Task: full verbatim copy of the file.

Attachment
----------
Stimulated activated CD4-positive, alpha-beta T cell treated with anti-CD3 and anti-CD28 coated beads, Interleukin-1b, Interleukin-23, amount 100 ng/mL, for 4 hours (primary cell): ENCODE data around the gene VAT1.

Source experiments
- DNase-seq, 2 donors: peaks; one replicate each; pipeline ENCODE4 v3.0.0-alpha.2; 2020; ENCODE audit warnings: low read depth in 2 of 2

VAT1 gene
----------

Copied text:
Stimulated activated CD4-positive, alpha-beta T cell treated with anti-CD3 and anti-CD28 coated beads, Interleukin-1b, Interleukin-23, amount 100 ng/mL, for 4 hours (primary cell): ENCODE data around the gene VAT1.

Source experiments
- DNase-seq, 2 donors: peaks; one replicate each; pipeline ENCODE4 v3.0.0-alpha.2; 2020; ENCODE audit warnings: low read depth in 2 of 2

VAT1 gene